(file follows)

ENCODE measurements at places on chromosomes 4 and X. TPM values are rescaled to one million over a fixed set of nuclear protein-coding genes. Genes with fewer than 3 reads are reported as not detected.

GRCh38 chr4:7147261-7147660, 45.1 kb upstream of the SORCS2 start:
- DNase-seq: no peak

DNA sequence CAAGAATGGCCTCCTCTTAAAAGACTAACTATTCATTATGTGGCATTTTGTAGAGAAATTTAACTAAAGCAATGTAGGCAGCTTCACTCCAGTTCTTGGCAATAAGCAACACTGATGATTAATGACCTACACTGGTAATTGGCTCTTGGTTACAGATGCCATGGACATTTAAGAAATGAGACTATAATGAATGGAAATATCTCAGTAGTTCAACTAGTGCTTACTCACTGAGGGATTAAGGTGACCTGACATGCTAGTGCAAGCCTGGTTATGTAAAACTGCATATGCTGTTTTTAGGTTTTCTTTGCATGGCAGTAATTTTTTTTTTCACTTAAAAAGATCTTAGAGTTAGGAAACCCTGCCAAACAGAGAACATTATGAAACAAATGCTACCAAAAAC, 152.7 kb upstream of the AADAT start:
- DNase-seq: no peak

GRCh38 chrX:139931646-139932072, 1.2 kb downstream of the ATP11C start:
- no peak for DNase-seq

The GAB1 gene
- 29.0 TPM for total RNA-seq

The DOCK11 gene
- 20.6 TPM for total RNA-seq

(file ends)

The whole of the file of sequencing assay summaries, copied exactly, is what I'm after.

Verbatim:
ENCODE measurements at places on chromosomes 4 and X. TPM values are rescaled to one million over a fixed set of nuclear protein-coding genes. Genes with fewer than 3 reads are reported as not detected.

GRCh38 chr4:7147261-7147660, 45.1 kb upstream of the SORCS2 start:
- DNase-seq: no peak

DNA sequence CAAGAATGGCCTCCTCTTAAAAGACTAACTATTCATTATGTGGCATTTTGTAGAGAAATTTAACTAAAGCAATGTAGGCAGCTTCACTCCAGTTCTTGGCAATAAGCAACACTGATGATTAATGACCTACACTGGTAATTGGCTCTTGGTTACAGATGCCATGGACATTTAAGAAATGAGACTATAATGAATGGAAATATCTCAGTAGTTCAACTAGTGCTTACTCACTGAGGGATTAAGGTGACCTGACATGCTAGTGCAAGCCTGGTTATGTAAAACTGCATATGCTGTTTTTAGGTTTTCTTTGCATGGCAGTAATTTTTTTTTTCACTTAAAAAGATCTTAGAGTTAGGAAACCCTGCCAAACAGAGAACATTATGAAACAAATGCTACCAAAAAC, 152.7 kb upstream of the AADAT start:
- DNase-seq: no peak

GRCh38 chrX:139931646-139932072, 1.2 kb downstream of the ATP11C start:
- no peak for DNase-seq

The GAB1 gene
- 29.0 TPM for total RNA-seq

The DOCK11 gene
- 20.6 TPM for total RNA-seq